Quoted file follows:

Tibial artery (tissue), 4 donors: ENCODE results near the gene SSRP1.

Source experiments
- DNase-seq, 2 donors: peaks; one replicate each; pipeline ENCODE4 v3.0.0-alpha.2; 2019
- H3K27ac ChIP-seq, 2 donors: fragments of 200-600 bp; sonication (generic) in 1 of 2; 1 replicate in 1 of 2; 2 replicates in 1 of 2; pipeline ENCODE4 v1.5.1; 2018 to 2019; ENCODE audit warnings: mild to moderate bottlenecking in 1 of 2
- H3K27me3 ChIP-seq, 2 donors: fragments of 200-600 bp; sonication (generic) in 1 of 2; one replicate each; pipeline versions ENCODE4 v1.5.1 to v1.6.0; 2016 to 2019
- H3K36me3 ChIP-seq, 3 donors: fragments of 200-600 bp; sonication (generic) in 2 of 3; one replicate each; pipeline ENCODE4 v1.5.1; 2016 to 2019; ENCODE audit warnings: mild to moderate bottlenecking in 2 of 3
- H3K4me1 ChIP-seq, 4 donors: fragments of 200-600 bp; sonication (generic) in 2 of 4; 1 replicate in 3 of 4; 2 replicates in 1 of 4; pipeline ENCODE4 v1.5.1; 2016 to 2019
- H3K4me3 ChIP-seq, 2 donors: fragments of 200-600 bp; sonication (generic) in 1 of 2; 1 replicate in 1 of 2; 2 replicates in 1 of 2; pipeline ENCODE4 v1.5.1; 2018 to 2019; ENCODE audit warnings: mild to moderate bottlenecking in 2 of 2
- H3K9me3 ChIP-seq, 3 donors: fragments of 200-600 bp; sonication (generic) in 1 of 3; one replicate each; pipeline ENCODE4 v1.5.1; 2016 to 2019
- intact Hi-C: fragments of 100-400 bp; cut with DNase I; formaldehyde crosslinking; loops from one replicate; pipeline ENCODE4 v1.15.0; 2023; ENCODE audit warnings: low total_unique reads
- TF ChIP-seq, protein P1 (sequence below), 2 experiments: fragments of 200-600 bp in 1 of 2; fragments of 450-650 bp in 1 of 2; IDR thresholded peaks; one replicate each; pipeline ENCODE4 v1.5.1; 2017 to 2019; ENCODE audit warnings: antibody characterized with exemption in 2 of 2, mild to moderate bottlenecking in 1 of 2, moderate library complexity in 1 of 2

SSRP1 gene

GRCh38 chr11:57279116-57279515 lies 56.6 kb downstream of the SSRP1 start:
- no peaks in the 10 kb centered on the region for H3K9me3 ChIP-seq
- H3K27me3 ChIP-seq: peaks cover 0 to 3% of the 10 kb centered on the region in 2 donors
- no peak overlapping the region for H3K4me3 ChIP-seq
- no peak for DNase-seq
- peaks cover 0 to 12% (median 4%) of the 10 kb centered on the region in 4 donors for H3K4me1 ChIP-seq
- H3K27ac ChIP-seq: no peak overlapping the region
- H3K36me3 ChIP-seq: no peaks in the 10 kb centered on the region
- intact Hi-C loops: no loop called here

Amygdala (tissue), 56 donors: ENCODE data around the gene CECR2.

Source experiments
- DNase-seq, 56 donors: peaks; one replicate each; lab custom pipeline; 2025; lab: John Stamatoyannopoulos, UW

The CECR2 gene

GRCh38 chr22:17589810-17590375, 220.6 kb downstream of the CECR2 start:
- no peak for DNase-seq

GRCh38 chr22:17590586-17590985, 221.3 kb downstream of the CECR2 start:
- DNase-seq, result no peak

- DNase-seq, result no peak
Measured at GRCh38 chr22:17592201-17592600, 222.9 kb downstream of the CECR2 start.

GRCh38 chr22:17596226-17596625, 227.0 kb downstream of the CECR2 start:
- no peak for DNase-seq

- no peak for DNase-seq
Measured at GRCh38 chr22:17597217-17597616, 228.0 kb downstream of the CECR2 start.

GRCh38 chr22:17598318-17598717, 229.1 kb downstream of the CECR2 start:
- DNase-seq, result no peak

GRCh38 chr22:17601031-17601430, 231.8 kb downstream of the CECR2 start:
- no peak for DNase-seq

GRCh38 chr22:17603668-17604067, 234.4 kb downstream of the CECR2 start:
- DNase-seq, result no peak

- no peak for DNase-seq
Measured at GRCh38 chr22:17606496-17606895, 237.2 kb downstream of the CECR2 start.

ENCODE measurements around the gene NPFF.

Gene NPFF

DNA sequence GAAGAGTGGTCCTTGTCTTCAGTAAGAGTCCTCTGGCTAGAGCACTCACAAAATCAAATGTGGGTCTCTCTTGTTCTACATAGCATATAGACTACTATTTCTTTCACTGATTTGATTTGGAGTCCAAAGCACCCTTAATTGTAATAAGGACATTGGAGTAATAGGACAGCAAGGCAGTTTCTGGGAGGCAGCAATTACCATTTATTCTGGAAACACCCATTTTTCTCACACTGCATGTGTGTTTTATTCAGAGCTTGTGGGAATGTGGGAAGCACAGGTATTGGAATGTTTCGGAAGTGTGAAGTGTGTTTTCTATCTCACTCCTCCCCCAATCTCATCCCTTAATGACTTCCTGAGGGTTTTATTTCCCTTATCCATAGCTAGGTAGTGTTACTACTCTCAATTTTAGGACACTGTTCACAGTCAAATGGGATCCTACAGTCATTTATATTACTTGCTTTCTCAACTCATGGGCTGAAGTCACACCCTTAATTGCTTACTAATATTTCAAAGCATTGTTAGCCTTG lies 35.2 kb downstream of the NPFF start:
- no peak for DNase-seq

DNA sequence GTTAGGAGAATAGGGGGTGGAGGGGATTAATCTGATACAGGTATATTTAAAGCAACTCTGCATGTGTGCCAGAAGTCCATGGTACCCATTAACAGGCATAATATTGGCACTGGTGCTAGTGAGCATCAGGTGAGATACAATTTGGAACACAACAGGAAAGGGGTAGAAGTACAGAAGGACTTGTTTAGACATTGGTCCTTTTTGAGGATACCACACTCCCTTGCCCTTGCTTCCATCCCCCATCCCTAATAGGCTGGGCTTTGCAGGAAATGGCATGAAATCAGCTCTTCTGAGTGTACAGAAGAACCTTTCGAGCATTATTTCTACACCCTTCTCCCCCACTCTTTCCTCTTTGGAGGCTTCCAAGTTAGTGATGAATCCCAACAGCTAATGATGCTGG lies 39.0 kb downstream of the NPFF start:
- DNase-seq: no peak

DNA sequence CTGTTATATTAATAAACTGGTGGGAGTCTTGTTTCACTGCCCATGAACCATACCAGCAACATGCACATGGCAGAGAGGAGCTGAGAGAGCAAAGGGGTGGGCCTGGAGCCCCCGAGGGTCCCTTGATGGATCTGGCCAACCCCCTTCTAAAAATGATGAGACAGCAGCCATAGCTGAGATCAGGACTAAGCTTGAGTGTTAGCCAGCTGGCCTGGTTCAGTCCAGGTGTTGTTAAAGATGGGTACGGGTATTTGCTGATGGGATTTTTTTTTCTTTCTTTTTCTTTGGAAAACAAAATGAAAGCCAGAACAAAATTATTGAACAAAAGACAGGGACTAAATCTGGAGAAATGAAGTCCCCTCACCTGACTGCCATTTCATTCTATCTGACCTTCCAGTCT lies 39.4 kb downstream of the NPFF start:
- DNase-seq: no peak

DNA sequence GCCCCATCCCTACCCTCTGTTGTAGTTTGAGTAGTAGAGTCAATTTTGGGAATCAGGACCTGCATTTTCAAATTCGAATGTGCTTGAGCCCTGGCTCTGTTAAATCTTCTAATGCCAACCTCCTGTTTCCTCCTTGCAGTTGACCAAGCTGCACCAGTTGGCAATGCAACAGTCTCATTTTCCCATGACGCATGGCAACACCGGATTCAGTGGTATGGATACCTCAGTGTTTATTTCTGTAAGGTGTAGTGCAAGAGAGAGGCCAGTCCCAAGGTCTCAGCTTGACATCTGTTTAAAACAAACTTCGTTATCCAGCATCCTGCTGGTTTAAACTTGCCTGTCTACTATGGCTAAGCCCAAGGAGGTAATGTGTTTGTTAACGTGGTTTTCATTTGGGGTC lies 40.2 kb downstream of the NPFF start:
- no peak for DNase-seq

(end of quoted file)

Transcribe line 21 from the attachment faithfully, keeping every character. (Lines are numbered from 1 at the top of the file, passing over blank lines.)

- intact Hi-C loops: no loop called here